Star formation is taking place all around us. The Milky Way is laced with clouds of dust and gas that could become the nursery of the next generation of stars. Thanks to ESA’s Herschel Space Observatory (a 3.5-metre telescope formerly called Far Infrared and Sub-millimetre Telescope or FIRST), we can now look inside these clouds and see what is truly going on.
It may seem ironic, but when searching for sites of future star formation, astronomers look for the coldest spots in the Milky Way. This is because before the stars ignite the gas that will form their bulk must collapse together. To do that, it has to be cold and sluggish, so that it cannot resist gravity.
As well as gas, there is also dust. This too is extremely cold, perhaps just 10–20 degrees above absolute zero. To optical telescopes it appears completely dark, but the dust reveals itself at far-infrared wavelengths.
One of the surprises is that the coldest parts of the cloud form filaments that stretch across the warmer parts of the cloud. This image shows a cold cloud filament, known to astronomers as G82.65-2.00. The blue filament is the coldest part of the cloud and contains 800 times as much mass as the Sun. The dust in this filament has a temperature of –259 ºC. At this low temperature, if the filament contains enough mass it is likely that this section will collapse into stars.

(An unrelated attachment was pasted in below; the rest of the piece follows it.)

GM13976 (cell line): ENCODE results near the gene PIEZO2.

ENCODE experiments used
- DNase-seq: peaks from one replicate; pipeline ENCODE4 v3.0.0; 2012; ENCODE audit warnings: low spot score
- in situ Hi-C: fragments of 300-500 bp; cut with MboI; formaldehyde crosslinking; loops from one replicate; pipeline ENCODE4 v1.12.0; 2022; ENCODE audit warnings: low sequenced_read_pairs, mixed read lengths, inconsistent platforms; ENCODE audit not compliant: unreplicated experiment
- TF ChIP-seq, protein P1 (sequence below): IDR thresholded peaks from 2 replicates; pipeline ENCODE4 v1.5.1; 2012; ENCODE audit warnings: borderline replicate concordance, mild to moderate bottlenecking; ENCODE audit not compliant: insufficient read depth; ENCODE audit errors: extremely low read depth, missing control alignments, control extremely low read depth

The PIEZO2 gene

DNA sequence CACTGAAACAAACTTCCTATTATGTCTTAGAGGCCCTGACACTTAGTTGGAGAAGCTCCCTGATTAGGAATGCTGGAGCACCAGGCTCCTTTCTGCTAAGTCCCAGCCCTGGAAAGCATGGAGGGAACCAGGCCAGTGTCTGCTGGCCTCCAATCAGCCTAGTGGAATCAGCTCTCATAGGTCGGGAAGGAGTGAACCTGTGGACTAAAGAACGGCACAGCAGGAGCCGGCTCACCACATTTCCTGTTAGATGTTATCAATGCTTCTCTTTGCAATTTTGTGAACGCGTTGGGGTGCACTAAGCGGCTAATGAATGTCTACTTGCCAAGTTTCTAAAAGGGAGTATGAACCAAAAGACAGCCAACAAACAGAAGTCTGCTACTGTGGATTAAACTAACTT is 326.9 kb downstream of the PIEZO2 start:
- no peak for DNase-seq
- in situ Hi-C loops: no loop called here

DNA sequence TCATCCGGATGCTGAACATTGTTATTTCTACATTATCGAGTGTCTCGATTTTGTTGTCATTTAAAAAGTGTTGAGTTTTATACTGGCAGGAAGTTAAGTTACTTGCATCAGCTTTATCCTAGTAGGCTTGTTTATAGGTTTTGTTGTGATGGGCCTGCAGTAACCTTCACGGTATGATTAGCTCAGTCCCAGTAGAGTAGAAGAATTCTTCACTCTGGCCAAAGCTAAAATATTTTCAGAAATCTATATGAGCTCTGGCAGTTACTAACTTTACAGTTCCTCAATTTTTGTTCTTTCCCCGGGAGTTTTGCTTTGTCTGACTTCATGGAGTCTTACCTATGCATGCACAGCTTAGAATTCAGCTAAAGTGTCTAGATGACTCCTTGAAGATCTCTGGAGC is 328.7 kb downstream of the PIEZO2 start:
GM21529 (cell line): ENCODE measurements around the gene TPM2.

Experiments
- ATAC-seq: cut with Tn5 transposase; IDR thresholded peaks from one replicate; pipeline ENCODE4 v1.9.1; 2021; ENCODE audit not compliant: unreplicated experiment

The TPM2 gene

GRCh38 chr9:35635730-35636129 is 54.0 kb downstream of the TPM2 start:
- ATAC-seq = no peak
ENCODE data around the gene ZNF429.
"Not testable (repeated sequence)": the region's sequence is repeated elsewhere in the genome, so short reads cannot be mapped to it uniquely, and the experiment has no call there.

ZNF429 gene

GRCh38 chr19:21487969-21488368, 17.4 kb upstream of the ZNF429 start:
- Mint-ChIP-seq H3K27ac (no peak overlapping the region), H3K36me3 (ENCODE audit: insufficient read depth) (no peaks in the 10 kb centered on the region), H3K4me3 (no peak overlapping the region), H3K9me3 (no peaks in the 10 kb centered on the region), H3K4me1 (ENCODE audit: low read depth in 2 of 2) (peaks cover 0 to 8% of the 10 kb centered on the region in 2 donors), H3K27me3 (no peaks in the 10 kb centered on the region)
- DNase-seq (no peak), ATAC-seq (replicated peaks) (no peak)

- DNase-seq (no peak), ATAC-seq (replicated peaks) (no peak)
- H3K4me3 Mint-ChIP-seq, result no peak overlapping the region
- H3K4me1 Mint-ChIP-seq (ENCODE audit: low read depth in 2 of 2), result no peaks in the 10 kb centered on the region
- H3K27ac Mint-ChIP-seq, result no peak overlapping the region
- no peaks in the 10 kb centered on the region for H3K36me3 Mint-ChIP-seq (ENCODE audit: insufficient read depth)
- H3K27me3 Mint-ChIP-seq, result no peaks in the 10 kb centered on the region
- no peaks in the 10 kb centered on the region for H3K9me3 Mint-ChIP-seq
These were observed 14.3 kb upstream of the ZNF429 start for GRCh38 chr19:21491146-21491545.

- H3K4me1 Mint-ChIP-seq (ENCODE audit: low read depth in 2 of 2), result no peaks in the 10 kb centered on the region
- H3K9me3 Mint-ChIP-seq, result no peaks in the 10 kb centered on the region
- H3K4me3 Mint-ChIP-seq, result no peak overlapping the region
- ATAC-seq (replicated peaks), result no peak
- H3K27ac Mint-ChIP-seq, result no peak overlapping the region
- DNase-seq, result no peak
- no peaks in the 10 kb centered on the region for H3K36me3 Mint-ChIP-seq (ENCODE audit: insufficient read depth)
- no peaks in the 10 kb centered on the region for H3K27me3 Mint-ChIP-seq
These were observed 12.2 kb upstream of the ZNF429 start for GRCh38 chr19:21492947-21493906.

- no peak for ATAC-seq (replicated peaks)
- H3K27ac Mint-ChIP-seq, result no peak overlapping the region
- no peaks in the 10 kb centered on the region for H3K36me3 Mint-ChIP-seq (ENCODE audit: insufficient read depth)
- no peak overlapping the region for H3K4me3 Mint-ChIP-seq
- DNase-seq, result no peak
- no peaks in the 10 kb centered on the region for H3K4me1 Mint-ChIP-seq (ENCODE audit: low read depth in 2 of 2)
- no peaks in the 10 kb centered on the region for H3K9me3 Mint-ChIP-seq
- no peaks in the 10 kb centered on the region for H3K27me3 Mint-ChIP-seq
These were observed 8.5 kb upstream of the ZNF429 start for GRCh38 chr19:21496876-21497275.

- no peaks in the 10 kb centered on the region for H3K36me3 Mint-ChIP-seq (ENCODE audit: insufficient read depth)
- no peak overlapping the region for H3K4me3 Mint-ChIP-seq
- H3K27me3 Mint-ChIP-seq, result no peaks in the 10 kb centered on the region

This image is colour-coded so that the longest infrared wavelength, corresponding to the coldest region, is shown in blue, and the shortest wavelength, corresponding to slightly warmer dust, is shown in red.
The field of view on display here is a little more than two times the width of the full Moon. It is one of 116 regions of space observed by Herschel as part of the Galactic Cold Cores project. Each field was chosen because ESA’s cosmic microwave background mapper, Planck, showed that these regions of the galaxy possessed extremely cold dust.